|Commentary: Strong youth ministry aids ‘the call’|
A UMNS Commentary
By Bishop Robert Schnase*
August 15, 2008
Driving down the interstate the other day, I pulled into a roadside rest
stop. As I stepped from my car, a long bus pulled up with a sign that
ran nearly the length of the vehicle. It identified the group as a
United Methodist church from North Carolina.
A herd of youth poured out and headed for the restrooms as exhausted,
sunburned sponsors joked and bantered with the young people. They were
returning from a mission trip and still had many miles ahead of them.
Bishop Robert Schnase
I’m always deeply gratified to see the commitment, hard work and love
that so many adult sponsors pour into the lives of young people to
teach them the faith and model how to serve, pray, give and treat one
another in the name of Jesus Christ. Sponsors and youth pastors like
those I saw on the road that day helped form me and shape me. Without
them, I might not now be a Christian, and certainly would never have
discerned God's call to the ministry.
A direct connection lies between strong local congregational youth
ministries and the call to ministry. Obviously, there are tons of other
benefits that result from strong youth ministries—lives changed, faith
taught, young people supported through hard times, ethical shaping,
community bonding in Christ, etc. Still, if your church wants to impact
the number and quality of future pastoral leadership, begin by having an
effective youth ministry, even if it’s small.
Recently, our Board of Ordained Ministry and Cabinet studied the
ministry supply patterns for the Missouri Annual (regional) Conference.
We analyzed who is coming into ministry, by what channels and means,
into what status and order, at what age and for how long, of what gender
and ethnicity, and how they leave (transfer, withdraw, retire or die).
We learned much about the "streams" that flow into the river of
pastors—elders, deacons, local pastors, associate members and lay
ministers—who serve our conference. It was fascinating. There were some
hopeful signs, like the increasing number of younger pastors entering
ministry, and some cause for concern, like the huge number of pastors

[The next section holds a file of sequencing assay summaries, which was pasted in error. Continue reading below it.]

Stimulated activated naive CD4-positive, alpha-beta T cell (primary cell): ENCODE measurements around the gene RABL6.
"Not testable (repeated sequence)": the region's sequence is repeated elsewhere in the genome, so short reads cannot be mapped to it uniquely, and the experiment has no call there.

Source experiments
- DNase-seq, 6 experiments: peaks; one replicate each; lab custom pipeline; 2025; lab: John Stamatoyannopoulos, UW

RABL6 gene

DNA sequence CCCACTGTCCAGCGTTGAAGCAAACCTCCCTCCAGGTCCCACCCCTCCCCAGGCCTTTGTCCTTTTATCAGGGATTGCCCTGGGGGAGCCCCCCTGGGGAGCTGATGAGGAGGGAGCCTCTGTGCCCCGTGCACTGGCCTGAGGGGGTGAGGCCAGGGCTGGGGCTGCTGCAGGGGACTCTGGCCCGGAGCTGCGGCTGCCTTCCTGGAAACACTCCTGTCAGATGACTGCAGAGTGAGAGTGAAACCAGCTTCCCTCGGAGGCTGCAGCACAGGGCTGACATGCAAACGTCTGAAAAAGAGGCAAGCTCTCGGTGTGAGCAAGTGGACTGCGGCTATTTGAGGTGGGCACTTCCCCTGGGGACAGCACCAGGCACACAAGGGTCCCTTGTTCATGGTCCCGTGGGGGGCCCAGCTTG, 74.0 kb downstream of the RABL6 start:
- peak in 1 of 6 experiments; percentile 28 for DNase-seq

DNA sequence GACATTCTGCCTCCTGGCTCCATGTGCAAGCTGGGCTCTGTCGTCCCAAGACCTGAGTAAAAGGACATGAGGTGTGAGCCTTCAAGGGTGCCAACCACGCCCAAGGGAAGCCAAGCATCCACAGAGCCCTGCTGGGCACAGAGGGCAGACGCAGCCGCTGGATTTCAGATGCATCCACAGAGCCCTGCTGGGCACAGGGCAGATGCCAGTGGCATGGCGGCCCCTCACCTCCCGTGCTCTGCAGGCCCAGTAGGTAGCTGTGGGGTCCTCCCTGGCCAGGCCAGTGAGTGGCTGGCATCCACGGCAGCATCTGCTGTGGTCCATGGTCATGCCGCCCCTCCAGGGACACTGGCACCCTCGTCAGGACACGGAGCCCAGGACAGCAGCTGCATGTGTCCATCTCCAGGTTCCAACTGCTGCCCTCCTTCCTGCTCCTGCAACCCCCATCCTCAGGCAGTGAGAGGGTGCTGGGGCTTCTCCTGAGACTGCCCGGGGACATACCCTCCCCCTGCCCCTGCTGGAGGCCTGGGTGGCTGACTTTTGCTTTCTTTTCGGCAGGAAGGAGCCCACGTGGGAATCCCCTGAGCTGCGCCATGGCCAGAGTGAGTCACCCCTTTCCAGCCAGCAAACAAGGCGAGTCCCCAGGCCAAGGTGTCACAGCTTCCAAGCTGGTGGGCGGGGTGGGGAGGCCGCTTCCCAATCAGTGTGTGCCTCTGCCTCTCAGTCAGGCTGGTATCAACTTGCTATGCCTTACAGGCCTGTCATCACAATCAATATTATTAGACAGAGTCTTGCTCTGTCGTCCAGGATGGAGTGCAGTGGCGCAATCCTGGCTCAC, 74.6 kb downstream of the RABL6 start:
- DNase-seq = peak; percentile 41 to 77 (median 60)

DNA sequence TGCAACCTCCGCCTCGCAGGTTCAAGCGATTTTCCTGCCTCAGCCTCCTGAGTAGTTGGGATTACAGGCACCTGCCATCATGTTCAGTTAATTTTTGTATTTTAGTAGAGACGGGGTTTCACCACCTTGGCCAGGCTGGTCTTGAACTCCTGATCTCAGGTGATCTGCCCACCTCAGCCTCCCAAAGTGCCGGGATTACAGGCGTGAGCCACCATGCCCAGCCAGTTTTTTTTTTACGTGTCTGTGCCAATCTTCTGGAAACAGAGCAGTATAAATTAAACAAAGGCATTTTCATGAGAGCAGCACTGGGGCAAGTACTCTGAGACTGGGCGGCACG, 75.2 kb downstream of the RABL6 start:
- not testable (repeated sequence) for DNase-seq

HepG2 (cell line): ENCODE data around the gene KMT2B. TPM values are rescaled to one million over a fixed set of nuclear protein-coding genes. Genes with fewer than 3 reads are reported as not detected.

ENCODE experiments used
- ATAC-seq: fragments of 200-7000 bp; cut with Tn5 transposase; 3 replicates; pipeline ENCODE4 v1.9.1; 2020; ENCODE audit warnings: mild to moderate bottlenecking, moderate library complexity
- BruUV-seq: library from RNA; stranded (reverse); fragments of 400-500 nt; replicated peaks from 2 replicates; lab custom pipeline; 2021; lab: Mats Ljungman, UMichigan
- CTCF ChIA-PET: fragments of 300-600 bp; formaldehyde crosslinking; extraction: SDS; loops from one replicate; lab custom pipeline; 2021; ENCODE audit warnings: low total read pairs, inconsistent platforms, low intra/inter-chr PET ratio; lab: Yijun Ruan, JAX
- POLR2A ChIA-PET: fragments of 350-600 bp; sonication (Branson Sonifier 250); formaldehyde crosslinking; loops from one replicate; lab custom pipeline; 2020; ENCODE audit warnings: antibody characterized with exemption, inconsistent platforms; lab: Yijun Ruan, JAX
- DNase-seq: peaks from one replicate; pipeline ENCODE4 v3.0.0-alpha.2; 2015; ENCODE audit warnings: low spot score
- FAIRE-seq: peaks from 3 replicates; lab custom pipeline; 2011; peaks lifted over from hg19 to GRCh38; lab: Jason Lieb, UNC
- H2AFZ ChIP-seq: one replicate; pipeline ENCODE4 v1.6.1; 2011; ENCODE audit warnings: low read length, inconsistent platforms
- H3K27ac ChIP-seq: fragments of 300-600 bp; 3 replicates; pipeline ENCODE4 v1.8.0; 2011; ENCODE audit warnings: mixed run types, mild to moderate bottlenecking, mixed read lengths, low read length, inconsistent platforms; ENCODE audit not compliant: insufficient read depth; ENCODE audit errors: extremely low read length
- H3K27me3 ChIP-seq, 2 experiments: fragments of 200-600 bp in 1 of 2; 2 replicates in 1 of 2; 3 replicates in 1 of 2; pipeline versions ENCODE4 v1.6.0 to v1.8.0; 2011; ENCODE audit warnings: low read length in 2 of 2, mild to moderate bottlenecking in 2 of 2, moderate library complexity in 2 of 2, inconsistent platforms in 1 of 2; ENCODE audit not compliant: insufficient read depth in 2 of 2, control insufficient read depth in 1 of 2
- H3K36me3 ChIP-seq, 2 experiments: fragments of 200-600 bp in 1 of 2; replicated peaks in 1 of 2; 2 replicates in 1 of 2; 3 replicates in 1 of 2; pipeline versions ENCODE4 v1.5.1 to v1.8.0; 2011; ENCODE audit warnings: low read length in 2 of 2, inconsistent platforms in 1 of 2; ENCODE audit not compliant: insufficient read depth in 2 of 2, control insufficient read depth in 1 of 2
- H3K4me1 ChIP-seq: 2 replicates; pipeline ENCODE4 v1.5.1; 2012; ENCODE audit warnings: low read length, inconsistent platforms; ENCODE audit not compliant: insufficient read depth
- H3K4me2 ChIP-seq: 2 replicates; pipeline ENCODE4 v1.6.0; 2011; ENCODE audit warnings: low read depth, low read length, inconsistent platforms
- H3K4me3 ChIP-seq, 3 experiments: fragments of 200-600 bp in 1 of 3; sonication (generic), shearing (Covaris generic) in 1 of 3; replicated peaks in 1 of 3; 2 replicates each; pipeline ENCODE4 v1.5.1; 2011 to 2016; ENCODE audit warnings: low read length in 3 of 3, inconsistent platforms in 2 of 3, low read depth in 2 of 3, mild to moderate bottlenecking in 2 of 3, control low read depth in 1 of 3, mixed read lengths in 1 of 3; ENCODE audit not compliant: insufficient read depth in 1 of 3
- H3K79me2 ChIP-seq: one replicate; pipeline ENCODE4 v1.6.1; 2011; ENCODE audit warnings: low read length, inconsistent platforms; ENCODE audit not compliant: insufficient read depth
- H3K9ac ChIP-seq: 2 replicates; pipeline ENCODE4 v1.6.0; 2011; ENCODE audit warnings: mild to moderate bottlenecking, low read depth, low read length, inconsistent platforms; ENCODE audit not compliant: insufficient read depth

eligible to retire in the next few years.
"… If your church wants to impact the
number and quality of future pastoral leadership, begin by having an
effective youth ministry, even if it’s small."
As we talked about the streams that feed ministry and the channels by
which people discern the call, what do you suppose is the greatest
source and setting for people exploring the call at an early age?
Camping? Campus ministries? Parental influence? Conference youth
weekends? Mission experiences? While
all are important, we identified two major predictors of young people
entering the ministry. The greatest predictor is participation during
the high school years in a high-quality youth ministry in a local
congregation. The second is having a pastor/mentor during the high
school years who encourages, supports and interprets the call for the
young person. Being part of an active, positive youth ministry likely
involves mission experiences, camping, conference youth programs and may
lead to campus ministries. But the most significant common element is
the local congregation’s youth ministry.
Want to assure that your church has positive, high-quality,
committed, effective clergy leadership during the years to come? The
first and best thing your church can do is have a great youth program—a
ministry that teaches young people how to worship and pray, grow in
faith and feel comfortable with Scripture, serve others and make a
positive difference in the lives of people, and give generously. A
positive youth ministry and an encouraging pastoral mentor make all the
As I got back in the car at the roadside rest stop, I wondered about
all those youth. Some will return from this summer mission trip and move
on to their next adventure with little gained or nothing learned. Some
are being formed by the spirit of God through this experience into
people of faith who will lead our churches as laypeople, community
leaders, service professionals and people of integrity and
prayer. For a few, this summer may mark a turning point in their
lives, a moment graced by the spirit of God for special change and
growth. And for a very few, this summer may be the season when God tugs
on their hearts toward the high calling of full-time Christian ministry.
How is your youth ministry doing? How are you doing at preparing the
soil for the seeds of the spirit to raise up a new generation of
*Schnase is resident bishop of the Missouri Area of The United Methodist Church. His blog can be found at www.FivePractices.org. This commentary was adapted from an article in "Leading ideas," the online newsletter of the Lewis Center for Church Leadership, available free at www.churchleadership.com.
News media contact: Linda Green, (615) 742-5470 or firstname.lastname@example.org.
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